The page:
Network Coded Gossip with Correlated Data (and a little bit on distributed scheduling)
We design and analyze gossip algorithms for networks with correlated data. In these networks, either the data to be distributed, the data already available at the nodes, or both, are correlated. Although coding schemes for correlated data have been studied extensively, the focus has been on characterizing the rate region in static memory-free networks. In a gossip-based scheme, however, nodes communicate among each other by continuously exchanging packets according to some underlying communication model. The main figure of merit in this setting is the stopping time- the time required until nodes can successfully decode. While Gossip schemes are practical, distributed and scalable, they have only been studied for uncorrelated data. We wish to close this gap by providing techniques to analyze network coded gossip in (dynamic) networks with correlated data. We give a clean framework for oblivious network models that applies to a multitude of network and communication scenarios, specify a general setting for distributed correlated data, and give tight bounds on the stopping times of network coded protocols in this wide range of scenarios.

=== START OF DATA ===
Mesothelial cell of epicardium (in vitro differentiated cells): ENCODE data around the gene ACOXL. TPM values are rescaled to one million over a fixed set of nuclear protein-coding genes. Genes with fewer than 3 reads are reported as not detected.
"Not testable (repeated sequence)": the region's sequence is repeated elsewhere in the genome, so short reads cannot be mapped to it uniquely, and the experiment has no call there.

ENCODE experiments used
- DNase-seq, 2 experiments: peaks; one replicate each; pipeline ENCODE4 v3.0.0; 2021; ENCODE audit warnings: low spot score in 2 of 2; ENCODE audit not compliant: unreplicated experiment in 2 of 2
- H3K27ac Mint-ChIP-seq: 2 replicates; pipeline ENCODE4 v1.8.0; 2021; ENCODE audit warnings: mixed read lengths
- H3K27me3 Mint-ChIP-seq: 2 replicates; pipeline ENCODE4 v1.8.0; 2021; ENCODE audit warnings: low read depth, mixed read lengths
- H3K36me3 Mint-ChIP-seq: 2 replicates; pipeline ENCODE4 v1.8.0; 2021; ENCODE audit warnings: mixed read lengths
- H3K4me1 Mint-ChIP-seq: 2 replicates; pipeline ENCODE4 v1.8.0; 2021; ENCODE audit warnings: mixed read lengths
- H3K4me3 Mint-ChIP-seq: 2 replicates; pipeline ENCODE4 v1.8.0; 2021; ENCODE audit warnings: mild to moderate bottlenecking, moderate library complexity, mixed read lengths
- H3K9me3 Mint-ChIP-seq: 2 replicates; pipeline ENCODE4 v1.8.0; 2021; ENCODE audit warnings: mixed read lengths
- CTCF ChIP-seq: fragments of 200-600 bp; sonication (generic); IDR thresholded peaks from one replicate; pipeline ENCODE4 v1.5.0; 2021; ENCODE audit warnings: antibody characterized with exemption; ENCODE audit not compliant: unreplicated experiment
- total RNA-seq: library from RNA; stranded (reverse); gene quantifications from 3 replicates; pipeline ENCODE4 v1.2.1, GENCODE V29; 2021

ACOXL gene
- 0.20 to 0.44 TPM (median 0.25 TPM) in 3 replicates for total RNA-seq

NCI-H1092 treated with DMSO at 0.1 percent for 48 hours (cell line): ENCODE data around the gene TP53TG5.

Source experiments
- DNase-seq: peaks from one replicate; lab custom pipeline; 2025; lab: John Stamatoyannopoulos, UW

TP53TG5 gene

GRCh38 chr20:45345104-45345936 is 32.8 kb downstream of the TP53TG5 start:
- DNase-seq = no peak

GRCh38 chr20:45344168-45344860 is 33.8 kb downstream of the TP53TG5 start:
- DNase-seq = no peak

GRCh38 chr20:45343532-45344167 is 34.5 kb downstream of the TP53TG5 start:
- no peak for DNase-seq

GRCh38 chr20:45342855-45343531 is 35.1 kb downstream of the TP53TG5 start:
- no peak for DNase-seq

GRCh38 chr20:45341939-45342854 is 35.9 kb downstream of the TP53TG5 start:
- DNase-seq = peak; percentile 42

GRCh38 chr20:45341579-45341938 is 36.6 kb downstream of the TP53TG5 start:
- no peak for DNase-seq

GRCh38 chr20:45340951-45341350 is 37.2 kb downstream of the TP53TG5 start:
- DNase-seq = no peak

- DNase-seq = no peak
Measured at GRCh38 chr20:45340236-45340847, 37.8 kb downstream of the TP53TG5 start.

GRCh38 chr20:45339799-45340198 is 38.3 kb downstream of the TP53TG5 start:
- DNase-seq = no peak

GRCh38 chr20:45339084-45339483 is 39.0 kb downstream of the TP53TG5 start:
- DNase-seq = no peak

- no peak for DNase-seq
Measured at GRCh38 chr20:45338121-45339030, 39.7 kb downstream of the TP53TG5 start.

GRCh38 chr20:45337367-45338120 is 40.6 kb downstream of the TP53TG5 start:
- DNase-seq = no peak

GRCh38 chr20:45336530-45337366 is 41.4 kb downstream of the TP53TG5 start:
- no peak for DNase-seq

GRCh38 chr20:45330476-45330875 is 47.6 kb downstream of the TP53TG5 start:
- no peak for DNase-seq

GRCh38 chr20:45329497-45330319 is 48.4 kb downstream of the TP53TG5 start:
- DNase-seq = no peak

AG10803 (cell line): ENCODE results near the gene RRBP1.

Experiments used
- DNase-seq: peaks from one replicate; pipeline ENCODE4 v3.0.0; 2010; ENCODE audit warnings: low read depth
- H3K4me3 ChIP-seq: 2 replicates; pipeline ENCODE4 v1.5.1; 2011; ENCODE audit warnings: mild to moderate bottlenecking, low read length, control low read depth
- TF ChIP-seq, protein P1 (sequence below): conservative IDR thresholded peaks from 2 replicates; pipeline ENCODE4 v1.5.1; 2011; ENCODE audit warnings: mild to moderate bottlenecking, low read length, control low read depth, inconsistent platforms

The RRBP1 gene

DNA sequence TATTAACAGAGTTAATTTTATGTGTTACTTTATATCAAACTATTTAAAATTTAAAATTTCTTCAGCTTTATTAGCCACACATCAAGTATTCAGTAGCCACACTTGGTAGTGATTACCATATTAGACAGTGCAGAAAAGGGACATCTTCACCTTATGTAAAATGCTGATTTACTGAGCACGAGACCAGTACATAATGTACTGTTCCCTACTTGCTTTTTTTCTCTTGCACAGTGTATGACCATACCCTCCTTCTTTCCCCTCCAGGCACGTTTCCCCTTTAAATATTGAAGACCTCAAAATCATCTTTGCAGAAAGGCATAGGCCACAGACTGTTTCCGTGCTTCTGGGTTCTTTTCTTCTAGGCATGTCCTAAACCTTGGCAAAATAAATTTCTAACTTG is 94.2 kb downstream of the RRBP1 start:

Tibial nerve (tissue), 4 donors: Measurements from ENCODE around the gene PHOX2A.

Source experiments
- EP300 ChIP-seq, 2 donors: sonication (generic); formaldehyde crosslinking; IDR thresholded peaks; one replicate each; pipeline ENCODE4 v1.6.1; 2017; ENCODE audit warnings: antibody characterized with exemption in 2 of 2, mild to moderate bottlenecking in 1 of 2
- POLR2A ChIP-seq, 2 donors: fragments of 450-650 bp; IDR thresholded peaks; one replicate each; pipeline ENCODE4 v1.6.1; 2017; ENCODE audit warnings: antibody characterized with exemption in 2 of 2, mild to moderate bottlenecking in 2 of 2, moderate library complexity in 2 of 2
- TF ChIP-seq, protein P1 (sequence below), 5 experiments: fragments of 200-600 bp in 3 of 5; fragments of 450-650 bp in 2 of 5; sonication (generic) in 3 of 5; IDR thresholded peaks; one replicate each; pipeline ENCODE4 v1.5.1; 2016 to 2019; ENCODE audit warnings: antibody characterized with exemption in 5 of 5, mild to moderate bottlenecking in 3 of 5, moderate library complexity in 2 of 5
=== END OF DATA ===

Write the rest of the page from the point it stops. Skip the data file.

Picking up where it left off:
If time permits, we will shortly discuss novel distributed scheduling algorithms for multi-user MIMO systems. These algorithms do not require each user to send its channel state information (CSI) to a central unit, nor do they require communication between the users themselves, yet, their performance closely approximates that of a centrally-controlled system, which is able to schedule the strongest user in each time-slot. Possible applications include modern 4G networks such as 3GPP LTE or random access protocols. Our analysis is based on a novel application of the Point-Process approximation, enabling the computation of the capacity for non-homogeneous cases, such as non-identically distributed users, or handling various QoS considerations, which to date had been unresolved.
Based on joint works with B. Haeupler, C. Avin, M. Medard, S. Kampeas and O. Gurewitz.